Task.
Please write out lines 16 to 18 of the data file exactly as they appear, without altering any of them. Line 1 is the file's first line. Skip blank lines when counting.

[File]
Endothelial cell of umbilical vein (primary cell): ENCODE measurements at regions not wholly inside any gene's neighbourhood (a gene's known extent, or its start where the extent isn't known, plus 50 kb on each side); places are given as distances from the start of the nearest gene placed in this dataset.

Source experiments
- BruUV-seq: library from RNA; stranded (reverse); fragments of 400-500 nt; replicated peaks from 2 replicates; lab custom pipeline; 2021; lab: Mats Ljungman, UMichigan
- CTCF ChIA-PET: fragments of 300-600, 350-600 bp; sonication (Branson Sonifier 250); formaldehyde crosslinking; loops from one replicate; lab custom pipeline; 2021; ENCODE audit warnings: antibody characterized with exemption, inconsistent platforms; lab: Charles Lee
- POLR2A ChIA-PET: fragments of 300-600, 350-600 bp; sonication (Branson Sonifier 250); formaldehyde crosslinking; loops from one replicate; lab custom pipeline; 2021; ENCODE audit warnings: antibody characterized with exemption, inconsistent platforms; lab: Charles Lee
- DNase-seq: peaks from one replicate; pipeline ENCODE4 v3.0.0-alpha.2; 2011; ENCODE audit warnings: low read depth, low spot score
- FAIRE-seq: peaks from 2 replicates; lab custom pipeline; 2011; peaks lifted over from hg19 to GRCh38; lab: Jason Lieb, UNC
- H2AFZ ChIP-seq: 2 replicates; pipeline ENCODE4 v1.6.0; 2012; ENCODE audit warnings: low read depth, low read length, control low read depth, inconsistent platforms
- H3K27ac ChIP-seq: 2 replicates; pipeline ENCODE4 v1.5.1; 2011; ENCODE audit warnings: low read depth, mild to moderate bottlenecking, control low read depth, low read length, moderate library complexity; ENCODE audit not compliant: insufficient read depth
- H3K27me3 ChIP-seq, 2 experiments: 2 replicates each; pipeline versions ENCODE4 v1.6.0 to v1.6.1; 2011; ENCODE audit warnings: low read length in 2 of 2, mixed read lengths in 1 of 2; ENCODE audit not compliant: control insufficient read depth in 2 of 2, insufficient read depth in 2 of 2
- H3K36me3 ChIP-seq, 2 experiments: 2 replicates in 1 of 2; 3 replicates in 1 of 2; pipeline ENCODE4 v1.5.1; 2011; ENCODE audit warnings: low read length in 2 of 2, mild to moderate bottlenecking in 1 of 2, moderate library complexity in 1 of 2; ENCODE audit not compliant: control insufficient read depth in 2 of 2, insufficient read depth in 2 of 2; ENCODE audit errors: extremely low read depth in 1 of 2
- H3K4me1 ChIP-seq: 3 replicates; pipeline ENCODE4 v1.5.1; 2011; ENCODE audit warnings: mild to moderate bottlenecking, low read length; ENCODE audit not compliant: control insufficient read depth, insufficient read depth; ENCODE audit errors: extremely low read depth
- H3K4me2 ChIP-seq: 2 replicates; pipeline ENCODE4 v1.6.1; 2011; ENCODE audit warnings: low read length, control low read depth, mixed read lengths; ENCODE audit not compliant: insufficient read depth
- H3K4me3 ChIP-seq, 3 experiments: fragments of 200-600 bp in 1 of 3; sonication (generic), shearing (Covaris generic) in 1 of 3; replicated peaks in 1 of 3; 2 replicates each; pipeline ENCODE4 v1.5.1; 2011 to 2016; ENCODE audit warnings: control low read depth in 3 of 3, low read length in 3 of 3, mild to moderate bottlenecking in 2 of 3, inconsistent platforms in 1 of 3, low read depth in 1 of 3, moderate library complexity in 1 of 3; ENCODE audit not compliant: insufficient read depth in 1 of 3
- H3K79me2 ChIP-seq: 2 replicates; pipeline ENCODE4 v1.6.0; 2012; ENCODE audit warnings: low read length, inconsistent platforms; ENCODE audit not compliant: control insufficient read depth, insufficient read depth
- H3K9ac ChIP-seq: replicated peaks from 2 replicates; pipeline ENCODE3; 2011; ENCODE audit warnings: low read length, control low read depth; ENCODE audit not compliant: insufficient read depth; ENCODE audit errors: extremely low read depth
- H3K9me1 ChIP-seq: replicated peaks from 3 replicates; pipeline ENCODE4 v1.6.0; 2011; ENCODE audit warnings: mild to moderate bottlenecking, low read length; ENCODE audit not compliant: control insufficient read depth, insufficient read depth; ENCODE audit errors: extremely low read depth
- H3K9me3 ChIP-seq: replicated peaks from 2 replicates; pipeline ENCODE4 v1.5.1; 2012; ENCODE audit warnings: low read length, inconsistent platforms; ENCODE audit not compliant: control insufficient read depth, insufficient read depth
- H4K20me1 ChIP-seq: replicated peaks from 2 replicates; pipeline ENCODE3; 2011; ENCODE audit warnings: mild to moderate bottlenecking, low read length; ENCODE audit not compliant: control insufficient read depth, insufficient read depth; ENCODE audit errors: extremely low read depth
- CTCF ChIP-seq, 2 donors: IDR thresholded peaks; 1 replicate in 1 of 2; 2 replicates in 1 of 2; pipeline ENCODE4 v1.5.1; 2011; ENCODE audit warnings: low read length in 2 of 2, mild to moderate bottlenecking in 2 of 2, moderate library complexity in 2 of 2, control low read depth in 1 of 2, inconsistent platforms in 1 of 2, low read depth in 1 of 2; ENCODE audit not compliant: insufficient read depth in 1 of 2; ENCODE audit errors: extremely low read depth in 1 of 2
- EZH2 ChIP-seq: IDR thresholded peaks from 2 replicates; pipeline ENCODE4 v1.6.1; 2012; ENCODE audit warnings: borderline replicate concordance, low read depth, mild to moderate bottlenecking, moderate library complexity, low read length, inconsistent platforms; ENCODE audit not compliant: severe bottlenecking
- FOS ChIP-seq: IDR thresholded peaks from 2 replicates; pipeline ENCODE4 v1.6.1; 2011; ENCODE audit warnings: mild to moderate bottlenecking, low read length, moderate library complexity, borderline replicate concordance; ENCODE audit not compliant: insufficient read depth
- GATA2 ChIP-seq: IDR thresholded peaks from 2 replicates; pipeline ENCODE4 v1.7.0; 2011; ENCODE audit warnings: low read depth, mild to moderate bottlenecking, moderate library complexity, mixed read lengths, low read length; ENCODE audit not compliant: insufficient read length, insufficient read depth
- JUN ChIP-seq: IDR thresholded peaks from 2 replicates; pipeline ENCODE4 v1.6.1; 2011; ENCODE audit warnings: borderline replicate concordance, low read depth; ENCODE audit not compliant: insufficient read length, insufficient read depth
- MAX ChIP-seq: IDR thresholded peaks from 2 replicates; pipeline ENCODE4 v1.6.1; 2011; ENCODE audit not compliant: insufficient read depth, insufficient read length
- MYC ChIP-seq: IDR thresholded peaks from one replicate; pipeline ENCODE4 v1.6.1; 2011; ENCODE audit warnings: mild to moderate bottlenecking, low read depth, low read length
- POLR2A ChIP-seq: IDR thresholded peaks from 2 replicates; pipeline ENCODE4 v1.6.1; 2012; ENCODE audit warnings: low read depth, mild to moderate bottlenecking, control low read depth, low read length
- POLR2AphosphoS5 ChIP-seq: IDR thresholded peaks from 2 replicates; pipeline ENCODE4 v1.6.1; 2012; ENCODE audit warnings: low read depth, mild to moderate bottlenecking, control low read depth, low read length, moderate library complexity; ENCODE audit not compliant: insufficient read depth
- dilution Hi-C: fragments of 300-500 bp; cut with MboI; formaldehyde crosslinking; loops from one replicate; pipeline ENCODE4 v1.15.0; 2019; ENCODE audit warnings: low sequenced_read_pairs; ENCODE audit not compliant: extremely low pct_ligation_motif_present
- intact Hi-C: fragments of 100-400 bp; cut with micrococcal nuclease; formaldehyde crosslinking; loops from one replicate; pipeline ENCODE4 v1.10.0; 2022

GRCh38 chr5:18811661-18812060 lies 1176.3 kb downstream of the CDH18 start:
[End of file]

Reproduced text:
- H3K9ac ChIP-seq: replicated peaks from 2 replicates; pipeline ENCODE3; 2011; ENCODE audit warnings: low read length, control low read depth; ENCODE audit not compliant: insufficient read depth; ENCODE audit errors: extremely low read depth
- H3K9me1 ChIP-seq: replicated peaks from 3 replicates; pipeline ENCODE4 v1.6.0; 2011; ENCODE audit warnings: mild to moderate bottlenecking, low read length; ENCODE audit not compliant: control insufficient read depth, insufficient read depth; ENCODE audit errors: extremely low read depth
- H3K9me3 ChIP-seq: replicated peaks from 2 replicates; pipeline ENCODE4 v1.5.1; 2012; ENCODE audit warnings: low read length, inconsistent platforms; ENCODE audit not compliant: control insufficient read depth, insufficient read depth